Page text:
Help! My 6-Year-Old Can't Stop Playing With Herself.

Advice on manners and morals.
Feb. 4 2013 2:54 PM

Touchy Feely

In a live chat, Prudie offers advice on a 6-year-old daughter who can't stop playing with herself.

Emily Yoffe.
Emily Yoffe

Photo by Teresa Castracane

Emily Yoffe, aka Dear Prudence, is on Washingtonpost.com weekly to chat live with readers. An edited transcript of the chat is below. (Sign up here to get Dear Prudence delivered to your inbox each week. Read Prudie’s Slate columns here. Send questions to Prudence at prudence@slate.com.)

Emily Yoffe: Good afternoon, I look forward to your questions. And yay Ravens!

Q. Can't Ask Mom About This: My 6-year-old daughter has started ... um ... "playing with herself" rather frequently. She's our only child, and we often commend her for amusing herself, but this isn't what we had in mind. It started maybe a year ago, and at first we told her that that's not something you do in the living room or in front of other people. So she started doing it when she thought we wouldn't see her, but she's not very discreet. Recently it seems have gotten more frequent, almost daily. Any suggestions for how to handle this? She's a really happy kid with boundless enthusiasm for life and for learning, and in general we're very conscious of not breaking her spirit by discouraging her, but this just seems age-inappropriate. Thanks for any suggestions.

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A: If you'd just discovered that you could rip off oh, 20 orgasms in a row, you'd probably find that more entertaining than Play-Doh. This revelation has got to come under the category of "boundless enthusiasm for life and learning." What's she's doing is perfectly age-appropriate, and your response so far has also been appropriate, so keep it that way. You tell her what she's doing is fine, but it's really important to know this is something people do in private. You could say that it's okay for her to do it in the house, but only when just the three of you are there. You explain that even if she thinks other people can't tell, they can. (The panting and sweating in the absence of physical exertion is a good give-away.) If she slips (her hand in her panties) and does it at inappropriate times, you give her a look and a shake of the head. She likely won't outgrow this desire, but in a few years she will take it to her room and out of your sight. In the meantime, you and your husband can laugh about what a honeymoon night your daughter will have.

Dear Prudence: Marijuana Mentor

Q. Trust Issue: I was in a 10-month relationship with a man I love very much. Never in my life have I ever felt loved by someone. I always imagined sharing my life with him. Being with him felt so right. However, I was getting frustrated about our situation—he is still married with kids but he and his wife are separated. I came from a conservative family where everyone expected that I would get married properly with someone who is single and stable. I love this man with all my heart and I know I would commit myself to him for a lifetime. But I started getting anxious and I wanted to know if I am missing out on having that cookie cutter relationship. So about a month ago, I registered in a dating website and responded back to a man's invitation to chat. I didn't feel anything for the guy the way that I felt for my boyfriend. All the text message I sent were all platonic, and four days ago I stopped texting him. The problem was my boyfriend found the text messages and was so angry—he thinks that everything is a lie from the beginning. He thinks I have been talking to other guys. He told me that he was committed to me 100 percent but I didn't stay true to him. He also said that I made him a means to an end. And that I lied to him. I love him so much and I begged for him to take me back and forgive me. What do you think I should do?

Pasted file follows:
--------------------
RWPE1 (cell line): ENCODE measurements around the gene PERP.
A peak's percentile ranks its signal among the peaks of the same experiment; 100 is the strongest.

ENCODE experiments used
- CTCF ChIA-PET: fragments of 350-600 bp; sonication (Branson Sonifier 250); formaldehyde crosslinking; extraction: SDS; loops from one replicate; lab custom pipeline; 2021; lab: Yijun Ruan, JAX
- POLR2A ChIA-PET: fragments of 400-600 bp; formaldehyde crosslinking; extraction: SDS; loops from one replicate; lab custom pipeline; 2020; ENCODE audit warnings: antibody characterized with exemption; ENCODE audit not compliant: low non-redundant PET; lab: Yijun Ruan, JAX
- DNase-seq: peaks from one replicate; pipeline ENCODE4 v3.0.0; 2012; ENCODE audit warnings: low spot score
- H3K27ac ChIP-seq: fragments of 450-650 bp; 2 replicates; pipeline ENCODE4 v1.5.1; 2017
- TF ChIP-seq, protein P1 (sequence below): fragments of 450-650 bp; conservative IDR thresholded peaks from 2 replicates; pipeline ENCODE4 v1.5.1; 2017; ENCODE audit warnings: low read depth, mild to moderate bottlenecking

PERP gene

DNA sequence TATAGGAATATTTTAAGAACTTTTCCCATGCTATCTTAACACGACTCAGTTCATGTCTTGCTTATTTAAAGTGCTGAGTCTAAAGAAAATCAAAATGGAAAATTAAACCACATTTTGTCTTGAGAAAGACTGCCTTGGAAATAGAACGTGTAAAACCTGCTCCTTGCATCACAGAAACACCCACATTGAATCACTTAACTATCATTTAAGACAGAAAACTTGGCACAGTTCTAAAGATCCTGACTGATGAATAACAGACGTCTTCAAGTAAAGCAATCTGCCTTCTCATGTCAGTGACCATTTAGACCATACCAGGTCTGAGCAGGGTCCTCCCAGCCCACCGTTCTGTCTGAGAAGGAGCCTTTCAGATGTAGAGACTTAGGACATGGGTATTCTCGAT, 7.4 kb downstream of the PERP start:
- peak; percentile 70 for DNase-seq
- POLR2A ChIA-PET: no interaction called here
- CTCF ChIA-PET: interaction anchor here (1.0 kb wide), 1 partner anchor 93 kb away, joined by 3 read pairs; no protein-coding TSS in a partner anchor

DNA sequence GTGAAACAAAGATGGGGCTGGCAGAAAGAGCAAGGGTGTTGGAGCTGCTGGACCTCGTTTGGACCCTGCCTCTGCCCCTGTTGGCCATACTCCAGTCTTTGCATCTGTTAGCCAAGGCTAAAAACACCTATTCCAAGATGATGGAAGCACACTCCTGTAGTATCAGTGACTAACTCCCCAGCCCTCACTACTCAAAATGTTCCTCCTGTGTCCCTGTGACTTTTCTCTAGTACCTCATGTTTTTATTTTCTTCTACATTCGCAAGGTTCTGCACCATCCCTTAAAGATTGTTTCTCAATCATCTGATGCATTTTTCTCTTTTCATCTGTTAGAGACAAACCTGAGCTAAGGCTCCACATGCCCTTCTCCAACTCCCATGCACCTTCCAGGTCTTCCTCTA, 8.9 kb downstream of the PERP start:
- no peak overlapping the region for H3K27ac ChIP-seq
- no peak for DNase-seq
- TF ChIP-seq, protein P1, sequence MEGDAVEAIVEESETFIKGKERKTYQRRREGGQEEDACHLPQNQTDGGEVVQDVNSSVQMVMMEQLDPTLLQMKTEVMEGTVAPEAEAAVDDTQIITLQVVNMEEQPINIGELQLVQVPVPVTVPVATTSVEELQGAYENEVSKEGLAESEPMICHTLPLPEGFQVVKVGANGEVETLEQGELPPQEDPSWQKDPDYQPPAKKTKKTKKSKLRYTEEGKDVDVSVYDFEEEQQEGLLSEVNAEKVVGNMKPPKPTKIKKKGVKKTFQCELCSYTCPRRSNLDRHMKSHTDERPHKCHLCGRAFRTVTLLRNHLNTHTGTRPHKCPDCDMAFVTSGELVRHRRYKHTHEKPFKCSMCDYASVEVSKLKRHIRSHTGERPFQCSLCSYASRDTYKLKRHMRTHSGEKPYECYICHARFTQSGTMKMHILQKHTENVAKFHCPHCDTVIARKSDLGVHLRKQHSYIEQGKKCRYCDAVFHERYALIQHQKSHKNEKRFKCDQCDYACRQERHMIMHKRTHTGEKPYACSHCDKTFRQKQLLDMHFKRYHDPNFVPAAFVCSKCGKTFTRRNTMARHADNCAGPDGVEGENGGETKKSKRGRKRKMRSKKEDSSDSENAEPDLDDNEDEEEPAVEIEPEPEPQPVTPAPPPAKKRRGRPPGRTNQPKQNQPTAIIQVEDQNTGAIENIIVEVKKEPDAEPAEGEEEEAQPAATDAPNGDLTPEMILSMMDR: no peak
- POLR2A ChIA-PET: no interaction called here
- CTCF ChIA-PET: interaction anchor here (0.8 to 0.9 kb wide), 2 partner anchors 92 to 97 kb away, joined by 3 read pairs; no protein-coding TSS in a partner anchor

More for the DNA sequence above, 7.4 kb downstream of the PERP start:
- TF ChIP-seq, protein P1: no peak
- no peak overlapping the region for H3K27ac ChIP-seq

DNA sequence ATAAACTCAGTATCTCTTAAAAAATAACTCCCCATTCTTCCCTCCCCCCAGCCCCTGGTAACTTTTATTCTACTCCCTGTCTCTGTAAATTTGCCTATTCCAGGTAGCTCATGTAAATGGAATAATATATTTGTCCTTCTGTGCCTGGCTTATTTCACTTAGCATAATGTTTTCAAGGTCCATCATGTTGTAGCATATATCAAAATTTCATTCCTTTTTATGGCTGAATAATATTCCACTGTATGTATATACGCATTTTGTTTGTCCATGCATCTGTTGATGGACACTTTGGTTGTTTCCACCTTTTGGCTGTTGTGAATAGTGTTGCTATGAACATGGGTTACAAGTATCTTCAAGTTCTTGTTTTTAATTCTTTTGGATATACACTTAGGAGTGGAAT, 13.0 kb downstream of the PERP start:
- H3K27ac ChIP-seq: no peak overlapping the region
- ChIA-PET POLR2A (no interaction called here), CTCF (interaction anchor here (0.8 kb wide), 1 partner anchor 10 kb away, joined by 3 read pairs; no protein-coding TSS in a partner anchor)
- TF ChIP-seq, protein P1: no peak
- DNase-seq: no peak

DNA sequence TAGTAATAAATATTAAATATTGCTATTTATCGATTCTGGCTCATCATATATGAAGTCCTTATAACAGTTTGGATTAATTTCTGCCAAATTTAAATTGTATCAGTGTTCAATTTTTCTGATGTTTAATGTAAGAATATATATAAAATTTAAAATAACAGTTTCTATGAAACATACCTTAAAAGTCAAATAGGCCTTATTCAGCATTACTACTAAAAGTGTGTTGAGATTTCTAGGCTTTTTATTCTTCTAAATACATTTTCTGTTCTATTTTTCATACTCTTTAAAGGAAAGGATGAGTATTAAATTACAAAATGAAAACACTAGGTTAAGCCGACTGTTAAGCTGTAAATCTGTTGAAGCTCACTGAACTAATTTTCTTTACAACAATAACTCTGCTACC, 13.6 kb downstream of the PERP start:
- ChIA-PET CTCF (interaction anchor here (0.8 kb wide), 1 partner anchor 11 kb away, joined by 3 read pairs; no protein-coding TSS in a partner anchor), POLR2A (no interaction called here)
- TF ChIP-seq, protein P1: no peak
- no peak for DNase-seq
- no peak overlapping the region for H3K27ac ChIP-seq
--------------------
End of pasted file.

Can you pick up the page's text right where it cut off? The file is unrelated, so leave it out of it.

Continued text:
A: Go back to the website and see if there's anyone else there who sounds interesting to you. It's interesting that your boyfriend said he was your means to an end. That sounds like classic projection, since you sure sound like his means to have some fun while he's figuring what to do about his marriage. But your relationship with him sounds so uncertain that without talking to him about seeing other people, you just decided to try it. What you've got with this supposed love of your life is a mess. Stop begging to be taken back and be glad you devoted less than a year to what's sure to be an endless drama.

Q. Skinned: My wife isn't speaking to me because I'm not outraged over the Calvin Klein Super Bowl ad. Apparently I was supposed to mimic her (scathingly sincere) anger over the use of women in ads (the DirecTV genie has actually incited the demise of one of our TVs) when one featuring mostly naked guys appeared. But I just don't care (about CK torsos or the genie, to be honest). Oh, and apparently I was supposed to be appalled by the Beyoncé halftime show, even though we didn't watch it (I encouraged a "time-out" if for no other reason than to save our remaining set). Should I lie and say that I think all of this objectification is AWFUL! APPALLING! DISGRACEFUL! Or do I try and figure out another way to chill her out?